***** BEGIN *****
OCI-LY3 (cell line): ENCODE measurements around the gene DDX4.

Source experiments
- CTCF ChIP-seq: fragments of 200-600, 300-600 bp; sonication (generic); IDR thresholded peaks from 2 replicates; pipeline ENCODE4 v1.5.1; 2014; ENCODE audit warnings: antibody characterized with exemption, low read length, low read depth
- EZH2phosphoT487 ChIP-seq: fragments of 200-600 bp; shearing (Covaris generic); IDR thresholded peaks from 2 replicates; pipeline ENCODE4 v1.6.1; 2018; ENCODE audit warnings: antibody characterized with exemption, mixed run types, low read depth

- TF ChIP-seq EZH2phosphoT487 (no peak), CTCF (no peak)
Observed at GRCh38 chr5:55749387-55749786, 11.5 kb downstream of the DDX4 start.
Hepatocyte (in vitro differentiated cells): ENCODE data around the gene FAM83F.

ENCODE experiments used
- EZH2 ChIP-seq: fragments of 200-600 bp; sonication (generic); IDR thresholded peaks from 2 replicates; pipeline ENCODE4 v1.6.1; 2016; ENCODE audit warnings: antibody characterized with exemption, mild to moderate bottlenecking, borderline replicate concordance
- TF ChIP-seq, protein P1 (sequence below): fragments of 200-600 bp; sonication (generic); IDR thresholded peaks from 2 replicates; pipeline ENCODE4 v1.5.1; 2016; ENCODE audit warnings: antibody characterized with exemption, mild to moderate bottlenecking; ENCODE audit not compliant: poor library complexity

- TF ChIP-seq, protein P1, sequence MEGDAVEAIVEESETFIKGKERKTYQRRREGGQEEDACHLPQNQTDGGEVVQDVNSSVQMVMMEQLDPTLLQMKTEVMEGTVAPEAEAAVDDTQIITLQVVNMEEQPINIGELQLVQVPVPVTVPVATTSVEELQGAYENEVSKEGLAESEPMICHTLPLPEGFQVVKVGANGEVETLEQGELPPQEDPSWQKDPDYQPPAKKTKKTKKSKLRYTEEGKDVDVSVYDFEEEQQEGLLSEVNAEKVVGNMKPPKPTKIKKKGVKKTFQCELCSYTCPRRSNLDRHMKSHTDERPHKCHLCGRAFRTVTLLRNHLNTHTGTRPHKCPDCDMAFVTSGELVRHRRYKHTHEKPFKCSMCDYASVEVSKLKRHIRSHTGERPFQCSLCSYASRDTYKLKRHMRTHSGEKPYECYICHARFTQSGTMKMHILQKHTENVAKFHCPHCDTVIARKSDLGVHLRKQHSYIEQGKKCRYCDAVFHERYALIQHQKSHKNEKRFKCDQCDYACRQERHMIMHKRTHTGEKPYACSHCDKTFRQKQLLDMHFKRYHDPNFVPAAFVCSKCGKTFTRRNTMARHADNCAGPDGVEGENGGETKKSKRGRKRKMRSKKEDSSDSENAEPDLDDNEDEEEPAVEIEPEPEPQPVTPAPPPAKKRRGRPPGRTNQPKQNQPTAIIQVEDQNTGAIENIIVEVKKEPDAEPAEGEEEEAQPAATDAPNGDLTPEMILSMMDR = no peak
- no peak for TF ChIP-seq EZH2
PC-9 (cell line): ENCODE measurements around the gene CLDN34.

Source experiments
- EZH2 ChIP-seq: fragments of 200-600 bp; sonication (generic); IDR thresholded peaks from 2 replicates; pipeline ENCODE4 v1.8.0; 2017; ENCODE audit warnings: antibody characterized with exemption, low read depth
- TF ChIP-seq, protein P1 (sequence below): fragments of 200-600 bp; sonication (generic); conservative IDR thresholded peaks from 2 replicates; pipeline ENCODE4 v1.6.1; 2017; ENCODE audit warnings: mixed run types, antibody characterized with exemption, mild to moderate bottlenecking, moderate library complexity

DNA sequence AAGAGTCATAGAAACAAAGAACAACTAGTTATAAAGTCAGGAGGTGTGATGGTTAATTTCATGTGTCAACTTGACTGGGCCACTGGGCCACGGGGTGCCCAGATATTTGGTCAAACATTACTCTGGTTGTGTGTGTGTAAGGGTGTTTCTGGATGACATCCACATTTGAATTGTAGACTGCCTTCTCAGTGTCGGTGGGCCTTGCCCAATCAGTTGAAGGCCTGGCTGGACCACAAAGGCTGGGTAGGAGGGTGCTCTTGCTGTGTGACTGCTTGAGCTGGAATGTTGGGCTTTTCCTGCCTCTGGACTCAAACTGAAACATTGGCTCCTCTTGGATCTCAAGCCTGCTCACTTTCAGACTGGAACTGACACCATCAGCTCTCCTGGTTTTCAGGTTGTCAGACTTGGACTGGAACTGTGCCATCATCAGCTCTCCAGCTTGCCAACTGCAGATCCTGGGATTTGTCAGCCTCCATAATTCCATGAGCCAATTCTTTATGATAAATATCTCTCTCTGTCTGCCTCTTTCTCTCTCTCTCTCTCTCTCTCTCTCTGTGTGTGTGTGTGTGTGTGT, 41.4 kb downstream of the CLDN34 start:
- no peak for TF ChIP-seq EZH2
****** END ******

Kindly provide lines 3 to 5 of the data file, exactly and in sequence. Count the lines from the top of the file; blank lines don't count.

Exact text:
- CTCF ChIP-seq: fragments of 200-600, 300-600 bp; sonication (generic); IDR thresholded peaks from 2 replicates; pipeline ENCODE4 v1.5.1; 2014; ENCODE audit warnings: antibody characterized with exemption, low read length, low read depth
- EZH2phosphoT487 ChIP-seq: fragments of 200-600 bp; shearing (Covaris generic); IDR thresholded peaks from 2 replicates; pipeline ENCODE4 v1.6.1; 2018; ENCODE audit warnings: antibody characterized with exemption, mixed run types, low read depth

- TF ChIP-seq EZH2phosphoT487 (no peak), CTCF (no peak)